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Atlanta Hawks "reluctant" to offer Al Horford five-year contract, per report

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The Hawks may be unwilling to use the team's best leverage in order to keep Al Horford.

Jason Getz-USA TODAY Sports

Al Horford will hit the free agent market officially at 12:01 am ET on July 1, and for months, it has been well known that suitors will be lining up for his services. The Atlanta Hawks have long held the inside track according to most rumblings, though, largely because the team could offer more years and, by proxy, more money than any other franchise in the NBA.

Zach Lowe of ESPN brings word, however, that Atlanta may not be rushing to offer Horford an elusive five-year contract.

The Hawks are reluctant to offer Horford the fifth year only they can dangle, and if they hold firm, they are at grave risk of losing him for nothing, per league sources.

In a perfect world, Mike Budenholzer, Wes Wilcox and company would undoubtedly like to secure Horford, who recently turned 30 years old, on a four-year contract. After all, Atlanta could still offer the biggest contract available with 7.5% annual raises compared to 4.5% from other suitors, but that advantage would pale in comparison to that of a fifth year.

The Hawks are also dealing with the possibility that Kent Bazemore could walk away for nothing, as the talented swingman will be coveted by at least a handful of teams. Lowe also highlighted the harsh reality that Atlanta could be looking at a full rebuild as an option if both Horford and Bazemore get away in the coming days.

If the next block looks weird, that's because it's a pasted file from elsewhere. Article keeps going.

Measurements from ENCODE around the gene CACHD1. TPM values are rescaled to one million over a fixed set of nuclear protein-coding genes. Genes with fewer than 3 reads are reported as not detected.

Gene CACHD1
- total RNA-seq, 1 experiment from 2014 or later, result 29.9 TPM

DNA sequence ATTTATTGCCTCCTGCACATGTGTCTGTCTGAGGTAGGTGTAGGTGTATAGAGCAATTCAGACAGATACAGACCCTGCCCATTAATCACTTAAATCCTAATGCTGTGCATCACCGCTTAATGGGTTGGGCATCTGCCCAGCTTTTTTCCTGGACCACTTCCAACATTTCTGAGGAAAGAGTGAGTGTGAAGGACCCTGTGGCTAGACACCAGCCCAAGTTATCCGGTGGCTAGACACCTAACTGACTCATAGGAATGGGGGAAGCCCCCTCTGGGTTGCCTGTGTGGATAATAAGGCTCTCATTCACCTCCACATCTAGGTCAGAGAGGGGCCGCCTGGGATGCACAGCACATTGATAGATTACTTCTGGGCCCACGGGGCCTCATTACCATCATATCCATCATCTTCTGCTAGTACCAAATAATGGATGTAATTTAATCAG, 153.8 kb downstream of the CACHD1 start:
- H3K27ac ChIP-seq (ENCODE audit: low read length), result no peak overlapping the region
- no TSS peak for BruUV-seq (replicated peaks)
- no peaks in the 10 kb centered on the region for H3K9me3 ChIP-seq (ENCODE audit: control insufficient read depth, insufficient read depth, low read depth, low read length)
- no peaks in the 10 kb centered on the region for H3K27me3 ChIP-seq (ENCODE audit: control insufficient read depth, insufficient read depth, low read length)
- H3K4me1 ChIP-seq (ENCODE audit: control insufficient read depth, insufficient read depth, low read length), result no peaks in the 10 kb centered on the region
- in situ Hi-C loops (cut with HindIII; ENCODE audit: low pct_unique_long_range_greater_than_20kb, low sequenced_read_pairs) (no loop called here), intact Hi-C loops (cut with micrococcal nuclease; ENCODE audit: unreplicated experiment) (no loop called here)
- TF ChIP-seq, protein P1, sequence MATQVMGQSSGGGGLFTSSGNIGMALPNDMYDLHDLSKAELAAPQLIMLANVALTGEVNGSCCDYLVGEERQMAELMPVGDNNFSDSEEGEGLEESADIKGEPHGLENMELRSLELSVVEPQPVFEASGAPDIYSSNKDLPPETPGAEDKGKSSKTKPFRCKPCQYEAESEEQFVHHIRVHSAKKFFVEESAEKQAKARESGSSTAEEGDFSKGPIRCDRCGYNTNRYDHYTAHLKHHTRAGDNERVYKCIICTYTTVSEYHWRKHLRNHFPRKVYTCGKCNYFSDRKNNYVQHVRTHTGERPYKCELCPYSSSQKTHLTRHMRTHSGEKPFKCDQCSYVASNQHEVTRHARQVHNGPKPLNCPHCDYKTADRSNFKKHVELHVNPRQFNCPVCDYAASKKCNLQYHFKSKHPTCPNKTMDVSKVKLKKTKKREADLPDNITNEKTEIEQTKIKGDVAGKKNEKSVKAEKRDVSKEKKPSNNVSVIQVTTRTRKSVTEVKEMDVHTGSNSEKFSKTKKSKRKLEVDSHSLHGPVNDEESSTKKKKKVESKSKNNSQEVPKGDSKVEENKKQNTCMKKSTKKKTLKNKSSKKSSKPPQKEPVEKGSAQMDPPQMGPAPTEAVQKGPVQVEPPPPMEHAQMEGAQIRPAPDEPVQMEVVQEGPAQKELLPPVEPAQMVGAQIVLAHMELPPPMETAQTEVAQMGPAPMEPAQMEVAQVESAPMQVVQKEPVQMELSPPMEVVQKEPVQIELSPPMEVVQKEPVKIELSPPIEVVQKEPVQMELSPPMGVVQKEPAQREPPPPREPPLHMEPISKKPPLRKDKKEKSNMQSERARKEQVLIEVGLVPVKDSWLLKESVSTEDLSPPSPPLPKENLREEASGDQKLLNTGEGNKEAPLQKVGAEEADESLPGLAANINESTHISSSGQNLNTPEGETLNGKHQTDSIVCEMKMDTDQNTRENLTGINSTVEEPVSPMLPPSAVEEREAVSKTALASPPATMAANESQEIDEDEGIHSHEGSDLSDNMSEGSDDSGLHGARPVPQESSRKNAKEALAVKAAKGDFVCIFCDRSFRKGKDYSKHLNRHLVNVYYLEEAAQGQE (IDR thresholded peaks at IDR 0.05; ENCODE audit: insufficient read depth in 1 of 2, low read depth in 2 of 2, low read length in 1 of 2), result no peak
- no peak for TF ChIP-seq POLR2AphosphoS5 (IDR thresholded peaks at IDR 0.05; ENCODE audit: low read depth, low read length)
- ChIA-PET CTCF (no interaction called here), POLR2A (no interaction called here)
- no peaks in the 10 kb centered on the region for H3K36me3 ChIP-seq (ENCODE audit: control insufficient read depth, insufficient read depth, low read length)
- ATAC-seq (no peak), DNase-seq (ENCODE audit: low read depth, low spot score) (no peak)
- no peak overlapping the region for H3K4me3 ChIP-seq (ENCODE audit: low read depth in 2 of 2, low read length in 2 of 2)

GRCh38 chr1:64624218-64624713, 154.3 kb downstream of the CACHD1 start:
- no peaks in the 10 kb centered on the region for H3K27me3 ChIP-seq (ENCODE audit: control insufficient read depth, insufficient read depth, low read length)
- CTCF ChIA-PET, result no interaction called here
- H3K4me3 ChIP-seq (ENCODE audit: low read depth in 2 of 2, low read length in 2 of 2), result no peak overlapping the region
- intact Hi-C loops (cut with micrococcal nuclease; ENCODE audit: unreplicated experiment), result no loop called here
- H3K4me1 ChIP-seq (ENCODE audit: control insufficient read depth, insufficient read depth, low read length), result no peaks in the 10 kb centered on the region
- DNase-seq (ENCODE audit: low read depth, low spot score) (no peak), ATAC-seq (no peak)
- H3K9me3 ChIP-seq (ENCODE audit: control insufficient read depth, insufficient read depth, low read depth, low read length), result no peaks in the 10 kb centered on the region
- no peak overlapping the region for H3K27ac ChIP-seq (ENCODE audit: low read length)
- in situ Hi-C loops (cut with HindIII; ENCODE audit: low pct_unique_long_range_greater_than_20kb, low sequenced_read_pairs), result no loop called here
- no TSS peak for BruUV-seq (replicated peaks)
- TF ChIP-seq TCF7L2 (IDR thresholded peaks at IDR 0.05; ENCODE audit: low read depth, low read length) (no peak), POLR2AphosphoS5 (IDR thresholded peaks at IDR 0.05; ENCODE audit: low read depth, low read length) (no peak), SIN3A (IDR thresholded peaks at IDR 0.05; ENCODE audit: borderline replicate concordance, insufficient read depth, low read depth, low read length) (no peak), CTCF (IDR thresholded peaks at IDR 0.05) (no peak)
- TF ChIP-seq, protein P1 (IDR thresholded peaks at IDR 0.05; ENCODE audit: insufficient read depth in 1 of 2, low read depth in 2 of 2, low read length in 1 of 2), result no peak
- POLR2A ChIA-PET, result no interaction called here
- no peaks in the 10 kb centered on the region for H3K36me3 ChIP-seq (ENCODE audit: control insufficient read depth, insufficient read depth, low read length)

Kent Bazemore will have suitors everywhere, including in Milwaukee, Memphis and Brooklyn, sources say. If Bazemore and Horford walk, the Hawks will be at a fork in the road: rush to fill the gaps with high-priced talent or trade Millsap and race to the bottom?

Personally, I believe that the Hawks should absolutely weigh a "blow it up" strategy if Horford walks away, and the one-two punch of both players leaving for no return would perhaps hasten that line of thought. Still, this particular organization may be reticent to press the reset button for fear of losing momentum with the fan base and, as Lowe deftly points out, the fact that Budenholzer is the head coach and head decision-maker only complicates matters.

The Atlanta Hawks may not have to make that type of organizational decision, simply because Horford (and Bazemore) could return in the near future. If that does not happen, though, chaos with the roster could ensue in a way that this organization has not endured in nearly a decade.